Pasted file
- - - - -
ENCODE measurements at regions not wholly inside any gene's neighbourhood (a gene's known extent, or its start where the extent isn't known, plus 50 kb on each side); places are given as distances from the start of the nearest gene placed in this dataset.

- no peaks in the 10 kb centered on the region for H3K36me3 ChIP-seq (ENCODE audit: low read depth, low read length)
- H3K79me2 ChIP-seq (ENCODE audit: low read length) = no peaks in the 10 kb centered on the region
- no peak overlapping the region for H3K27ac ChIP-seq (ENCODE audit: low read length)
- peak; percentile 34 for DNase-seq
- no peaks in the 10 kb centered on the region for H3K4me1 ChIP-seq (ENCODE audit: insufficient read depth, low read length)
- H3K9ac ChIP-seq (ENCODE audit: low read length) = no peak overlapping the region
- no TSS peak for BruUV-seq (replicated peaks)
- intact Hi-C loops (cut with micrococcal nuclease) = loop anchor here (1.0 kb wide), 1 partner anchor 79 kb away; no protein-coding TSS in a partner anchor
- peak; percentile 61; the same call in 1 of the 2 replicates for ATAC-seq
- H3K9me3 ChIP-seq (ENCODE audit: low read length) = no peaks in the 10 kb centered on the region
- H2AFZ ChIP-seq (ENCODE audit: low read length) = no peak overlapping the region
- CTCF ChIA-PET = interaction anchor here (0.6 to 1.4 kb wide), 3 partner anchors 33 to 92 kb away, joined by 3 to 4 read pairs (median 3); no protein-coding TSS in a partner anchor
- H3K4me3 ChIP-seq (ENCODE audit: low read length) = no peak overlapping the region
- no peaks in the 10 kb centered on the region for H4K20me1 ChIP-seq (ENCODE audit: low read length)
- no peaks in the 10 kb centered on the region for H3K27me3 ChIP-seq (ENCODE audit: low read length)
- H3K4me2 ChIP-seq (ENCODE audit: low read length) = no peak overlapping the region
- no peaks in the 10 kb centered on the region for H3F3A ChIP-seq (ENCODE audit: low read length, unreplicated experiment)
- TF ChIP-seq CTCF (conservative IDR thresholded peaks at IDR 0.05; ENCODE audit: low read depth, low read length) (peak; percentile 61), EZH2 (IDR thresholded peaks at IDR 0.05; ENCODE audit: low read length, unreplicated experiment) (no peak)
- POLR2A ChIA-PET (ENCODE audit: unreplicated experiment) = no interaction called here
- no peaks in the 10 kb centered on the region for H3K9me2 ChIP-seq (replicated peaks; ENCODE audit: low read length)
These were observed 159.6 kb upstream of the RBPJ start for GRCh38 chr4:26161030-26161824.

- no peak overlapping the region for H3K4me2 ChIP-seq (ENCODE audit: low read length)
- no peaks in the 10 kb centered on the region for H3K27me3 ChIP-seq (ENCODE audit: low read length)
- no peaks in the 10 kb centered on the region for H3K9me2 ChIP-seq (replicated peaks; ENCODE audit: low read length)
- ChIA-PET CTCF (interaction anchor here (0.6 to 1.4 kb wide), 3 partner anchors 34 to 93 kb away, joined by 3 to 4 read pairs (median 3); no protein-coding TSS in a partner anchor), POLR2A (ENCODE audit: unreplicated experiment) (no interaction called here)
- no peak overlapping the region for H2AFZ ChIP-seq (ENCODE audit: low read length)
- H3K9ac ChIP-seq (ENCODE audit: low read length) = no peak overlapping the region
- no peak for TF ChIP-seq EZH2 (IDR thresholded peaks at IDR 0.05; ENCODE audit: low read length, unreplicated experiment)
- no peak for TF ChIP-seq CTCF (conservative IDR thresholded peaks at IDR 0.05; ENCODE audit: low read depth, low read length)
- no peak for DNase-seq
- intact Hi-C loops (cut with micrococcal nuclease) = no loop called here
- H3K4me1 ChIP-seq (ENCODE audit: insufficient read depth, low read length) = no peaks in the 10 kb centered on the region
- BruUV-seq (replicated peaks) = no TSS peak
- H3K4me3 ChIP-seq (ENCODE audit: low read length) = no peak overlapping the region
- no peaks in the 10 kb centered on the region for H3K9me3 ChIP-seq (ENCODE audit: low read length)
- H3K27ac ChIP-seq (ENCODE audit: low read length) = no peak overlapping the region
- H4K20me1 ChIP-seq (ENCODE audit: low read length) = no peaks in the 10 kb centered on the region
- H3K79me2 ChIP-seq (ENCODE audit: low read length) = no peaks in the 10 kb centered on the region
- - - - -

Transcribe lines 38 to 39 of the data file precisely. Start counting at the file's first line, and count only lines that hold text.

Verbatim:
- H4K20me1 ChIP-seq (ENCODE audit: low read length) = no peaks in the 10 kb centered on the region
- H3K79me2 ChIP-seq (ENCODE audit: low read length) = no peaks in the 10 kb centered on the region